Monday’s With Kelly
The Relationship Solution

By Geri Carter, M.A., and Timothy Evans, Ph.D.,
Marriage and Family Therapy, Carter and Evans, 2111 W. Swann,
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Appeared in Sandspur Magazine, Summer 2007

 

Every Monday morning I break the rules, and allow my 13-year-old daughter to miss her first period class, and have breakfast with me, her mom.

Kelly and I value education. In fact, Kelly made straight A's on her last report card. However, I also value my relationship with my daughter. My time is limited. I am a single parent and work full time. Consequently, it is difficult to find one-on-one time. We are competing with school, extracurricular activities, church, social life, shared parenting, and everyday tasks. I wanted to better maximize the time we had together, and that time just happens to be Monday mornings.

A study published by the Journal of the American Medical Association, concluded that feeling loved, understood, and paid attention to by parents help teenagers avoid high-risk activities regardless of whether a child comes from a one or two-parent household. It is also more important than the amount of time parents spend at home. While, the amount of time spent with parents had a positive effect on reducing emotional distress, feeling connected to parents was five times more powerful. This emotional bond was about six times more important than was the amount of activities that teenagers did with their parents. I guess you could say our morning ritual is a form of vaccinations against the challenges of life that Kelly faces, every day.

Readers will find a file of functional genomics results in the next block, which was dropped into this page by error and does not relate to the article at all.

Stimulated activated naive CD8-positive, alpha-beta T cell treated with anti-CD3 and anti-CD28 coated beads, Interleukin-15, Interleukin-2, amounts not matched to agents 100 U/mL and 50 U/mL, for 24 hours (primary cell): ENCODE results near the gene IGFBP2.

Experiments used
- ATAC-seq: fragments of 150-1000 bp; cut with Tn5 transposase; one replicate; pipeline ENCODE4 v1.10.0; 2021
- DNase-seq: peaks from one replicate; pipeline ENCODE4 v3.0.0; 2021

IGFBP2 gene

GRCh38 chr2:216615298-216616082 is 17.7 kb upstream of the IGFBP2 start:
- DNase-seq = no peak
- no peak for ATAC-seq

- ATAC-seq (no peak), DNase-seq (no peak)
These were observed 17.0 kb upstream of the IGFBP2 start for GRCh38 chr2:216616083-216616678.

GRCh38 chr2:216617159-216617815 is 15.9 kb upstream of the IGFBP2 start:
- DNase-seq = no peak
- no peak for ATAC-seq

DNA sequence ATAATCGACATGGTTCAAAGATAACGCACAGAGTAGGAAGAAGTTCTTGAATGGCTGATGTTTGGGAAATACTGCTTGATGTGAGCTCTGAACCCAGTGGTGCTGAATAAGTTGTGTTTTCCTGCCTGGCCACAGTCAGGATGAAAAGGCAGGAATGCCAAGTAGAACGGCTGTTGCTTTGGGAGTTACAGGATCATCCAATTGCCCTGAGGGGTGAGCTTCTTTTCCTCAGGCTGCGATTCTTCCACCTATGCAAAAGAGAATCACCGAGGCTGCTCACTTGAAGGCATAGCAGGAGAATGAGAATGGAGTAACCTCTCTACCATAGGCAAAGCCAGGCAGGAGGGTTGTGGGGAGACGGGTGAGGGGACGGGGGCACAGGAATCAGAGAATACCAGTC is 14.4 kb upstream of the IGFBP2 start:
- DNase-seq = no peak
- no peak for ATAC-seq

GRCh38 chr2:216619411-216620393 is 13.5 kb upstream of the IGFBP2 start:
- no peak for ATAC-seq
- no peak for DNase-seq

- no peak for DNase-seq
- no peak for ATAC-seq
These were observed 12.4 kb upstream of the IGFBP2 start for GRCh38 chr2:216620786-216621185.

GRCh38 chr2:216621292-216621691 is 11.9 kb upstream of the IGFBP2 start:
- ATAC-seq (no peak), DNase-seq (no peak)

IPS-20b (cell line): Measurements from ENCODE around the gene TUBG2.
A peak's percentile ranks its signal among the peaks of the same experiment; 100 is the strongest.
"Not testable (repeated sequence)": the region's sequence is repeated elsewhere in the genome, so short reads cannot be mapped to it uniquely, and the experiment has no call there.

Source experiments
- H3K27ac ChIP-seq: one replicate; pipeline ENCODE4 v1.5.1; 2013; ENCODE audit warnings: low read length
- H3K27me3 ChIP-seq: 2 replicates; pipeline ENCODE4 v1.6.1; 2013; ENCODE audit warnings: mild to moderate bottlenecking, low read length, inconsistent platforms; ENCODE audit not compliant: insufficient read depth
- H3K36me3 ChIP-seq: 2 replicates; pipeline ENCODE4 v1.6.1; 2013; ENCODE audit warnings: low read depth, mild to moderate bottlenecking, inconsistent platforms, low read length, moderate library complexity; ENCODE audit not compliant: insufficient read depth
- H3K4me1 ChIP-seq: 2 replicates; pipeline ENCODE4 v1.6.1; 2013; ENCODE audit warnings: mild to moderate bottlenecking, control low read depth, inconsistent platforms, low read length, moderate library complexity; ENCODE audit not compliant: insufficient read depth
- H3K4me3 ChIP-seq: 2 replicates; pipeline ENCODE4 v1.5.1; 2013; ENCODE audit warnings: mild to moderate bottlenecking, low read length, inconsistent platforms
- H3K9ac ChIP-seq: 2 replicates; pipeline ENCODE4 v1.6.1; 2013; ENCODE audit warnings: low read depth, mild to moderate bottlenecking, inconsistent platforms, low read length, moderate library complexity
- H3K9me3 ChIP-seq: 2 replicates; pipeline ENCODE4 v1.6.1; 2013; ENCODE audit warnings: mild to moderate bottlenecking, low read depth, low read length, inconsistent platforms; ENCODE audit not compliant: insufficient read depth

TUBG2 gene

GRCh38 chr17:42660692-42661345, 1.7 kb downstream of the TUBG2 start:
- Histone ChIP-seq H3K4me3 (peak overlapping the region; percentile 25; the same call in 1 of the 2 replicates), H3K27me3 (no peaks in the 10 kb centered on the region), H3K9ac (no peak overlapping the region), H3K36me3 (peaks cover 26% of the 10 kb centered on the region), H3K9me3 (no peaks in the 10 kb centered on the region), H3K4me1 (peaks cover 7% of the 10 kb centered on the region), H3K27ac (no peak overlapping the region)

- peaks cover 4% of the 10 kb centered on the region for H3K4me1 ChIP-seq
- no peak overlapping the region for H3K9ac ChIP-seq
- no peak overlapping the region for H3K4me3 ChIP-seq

There are two sides of life from which we can choose: a useful side where happiness is sought through relationships with others and a useless side where pleasure is sought without relationships. The useless side may include drugs, sex without love, and/or power. Experts' advice the single deciding factor that will safeguard young people from choosing to live on the useless side of life is a satisfying relationship with an encouraging adult.

Thus, this breakfast is no ordinary breakfast. It is purposeful and consists of the seven connecting habits: caring, trusting, listening, supporting, negotiating, befriending and encouraging. Parents who practice these caring habits seldom have teenagers who lie to them because there is no need for lying. It is amazing how a breakfast can be totally connecting, and I'll spell out the seven connecting habits below.

1. Caring: My daughter knows I am putting her above all other things in life at that moment.

2. Trusting: I am trusting Kelly that she will complete her missed worked.

3. Listening: I make a point of taking an interest in her, as a person. This gives her a sense of belonging and connectedness to me. I do not judge, or give advice.

4. Supporting: When she tells me what she is going through I don't try to fix her problems. Sometimes she wants my opinion, but usually I just listen. There are times she wants to know what I think and I provide guidance, while conveying faith in her abilities.

5. Negotiating with respect: We always talk about upcoming events, schedules, etc, and coordinate our time.

6. Befriending: I want Kelly to know that I am in her corner. This can be counter cultural, but it is preferable to be friends with your sons and daughters. Teenagers will more likely stay away from the useless side when they know that someone at home values and respects them.

7. Encouraging: Perhaps this is the greatest connecting habit! I convey to my daughter that she is a worth whiled human being. She has intrinsic value even when things go poorly.

If you are having a challenging time with a teen, instead of nagging or grounding, you may choose to invest time in building a quality relationship. If you need assistance, then a qualified counselor may help. To give time and yourself, the emotional bond, provides security for your developing teen.


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